The ancestral house

May is the month of Baranggay Fiesta. My Lola was always excited to gather all her siblings. She would prepare the delicacies (latik – glutinous rice in banana leaves, ibos – glutinous rice in palm leaves and santan -pili jam) for her siblings as take away. And she made me always involved in the preparation. I told you, I was her little helper! Of all the cooking sessions, only her delicacies I didn’t have the interest. To me it’s like an art – as I watched my Lola doing, it was really complicated. She did it neatly and meticulously. It’s not just tying up the banana and palm (buri) leaves. The challenge in preparing suman sa ibos is not in the cooking process, but in preparing the container. You will need to make the palm leaves over a mold to make individual containers. This needs to be locked properly to hold its form. The mixture of glutinous rice, coconut milk, and salt is scooped to each container. It’s really different from all the delicacies I have seen and tasted. It was special!

She’s the generous and kind person I know. I would always hear her saying “di madadadala sa hukay ang pera” . The most important thing is when you die and face Jesus “you are prepared”. When there’s typhoon, she would open our house to neighbors to stay with us for at least overnight or until they are safe to go home. My favourite was, when she prepared food for our guests – because it’s champorado or pansit bato! It was like camping inside our house!

An epitome of simplicity. She doesn’t like to put on make up or lipstick. To her, beauty is not on physical appearance but how you carry yourself and how good is your heart. I remember, she once said, “If you are beautiful – why do you have to put on makeup and accessories?” To look more beautiful? Then that’s not contentment.” She loved being natural. But she adored me whenever I joined beauty pageant. She was always proud of me.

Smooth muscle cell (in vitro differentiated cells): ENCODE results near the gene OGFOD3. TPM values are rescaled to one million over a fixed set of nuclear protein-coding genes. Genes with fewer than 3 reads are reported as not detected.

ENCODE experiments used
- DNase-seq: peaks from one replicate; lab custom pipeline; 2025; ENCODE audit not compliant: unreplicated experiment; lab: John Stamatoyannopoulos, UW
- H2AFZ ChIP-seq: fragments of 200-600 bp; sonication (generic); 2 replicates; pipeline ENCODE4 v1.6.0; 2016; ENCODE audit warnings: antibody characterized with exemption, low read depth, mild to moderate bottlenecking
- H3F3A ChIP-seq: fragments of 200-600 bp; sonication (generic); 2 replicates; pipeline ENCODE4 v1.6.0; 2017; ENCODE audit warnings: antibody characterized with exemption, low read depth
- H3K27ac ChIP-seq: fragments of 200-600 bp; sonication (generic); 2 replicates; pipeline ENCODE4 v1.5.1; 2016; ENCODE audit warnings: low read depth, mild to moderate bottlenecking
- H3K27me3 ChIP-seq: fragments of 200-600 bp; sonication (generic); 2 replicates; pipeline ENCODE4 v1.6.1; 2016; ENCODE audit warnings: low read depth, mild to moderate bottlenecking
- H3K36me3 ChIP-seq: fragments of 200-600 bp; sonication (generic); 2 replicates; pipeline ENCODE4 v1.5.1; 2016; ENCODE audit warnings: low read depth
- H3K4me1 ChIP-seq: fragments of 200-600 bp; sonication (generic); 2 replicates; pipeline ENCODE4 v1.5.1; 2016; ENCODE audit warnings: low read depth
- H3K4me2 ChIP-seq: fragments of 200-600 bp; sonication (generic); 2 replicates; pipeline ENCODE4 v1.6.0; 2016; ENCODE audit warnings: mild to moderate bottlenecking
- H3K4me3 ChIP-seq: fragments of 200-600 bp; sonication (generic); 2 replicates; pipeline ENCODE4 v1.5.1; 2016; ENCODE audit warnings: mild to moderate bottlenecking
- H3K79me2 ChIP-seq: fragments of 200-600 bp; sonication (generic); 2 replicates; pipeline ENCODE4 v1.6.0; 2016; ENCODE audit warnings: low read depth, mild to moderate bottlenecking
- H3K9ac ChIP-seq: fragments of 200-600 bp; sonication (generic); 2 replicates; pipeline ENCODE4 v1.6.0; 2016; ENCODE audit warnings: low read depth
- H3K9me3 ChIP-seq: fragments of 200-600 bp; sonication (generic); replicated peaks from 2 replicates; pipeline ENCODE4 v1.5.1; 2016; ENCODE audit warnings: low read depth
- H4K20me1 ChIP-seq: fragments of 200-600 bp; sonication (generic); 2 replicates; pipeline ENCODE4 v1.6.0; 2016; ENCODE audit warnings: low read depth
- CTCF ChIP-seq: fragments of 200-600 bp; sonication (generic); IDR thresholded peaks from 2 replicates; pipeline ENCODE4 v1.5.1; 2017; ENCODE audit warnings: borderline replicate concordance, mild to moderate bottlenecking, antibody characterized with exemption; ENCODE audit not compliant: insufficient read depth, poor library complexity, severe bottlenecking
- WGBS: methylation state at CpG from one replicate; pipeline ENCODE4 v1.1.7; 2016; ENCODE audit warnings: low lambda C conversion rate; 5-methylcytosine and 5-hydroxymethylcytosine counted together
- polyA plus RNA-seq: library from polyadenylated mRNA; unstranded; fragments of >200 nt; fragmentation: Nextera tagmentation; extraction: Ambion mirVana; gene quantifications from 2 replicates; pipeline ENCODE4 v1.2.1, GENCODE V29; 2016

Doesn’t she have a beautiful smile?

Then the saddest part came. I have to leave her and Papà to pursue my dream of finishing my college in Manila. She was crying. We were both crying. I felt so sad. I’m going to miss sleeping with her and praying with her. They were aging. She’s at her 80s at that time. There are times when I recall that moment I’m still teary eyed.

When I was a kid, she bought me a 2-ft tall doll. I was so happy; it was like a dream to me to have a big doll with blue eyes, long curve eyelashes and eyes that open and close. It’s not the expensive that you’re thinking of; but to me it was the most precious and beautiful gift I have received so far. I kept it until high school and was displayed in our living room. She had requested to just leave it to her when I left for Manila on that summer time. She told me that whenever she remembers me, all she can do is to stare at the doll. She’s very sentimental and I guess that was one of the traits I got from her.

When she passed away I was always longing for her. I dreamt of her indeed – she was not talking but just smiling at me and she disappeared into a very bright light. Then I realized, she’s really in heaven.

Every time I look back – I felt her unconditional love; I felt her presence, her warmth embrace. Because I will always be the Lola’s girl.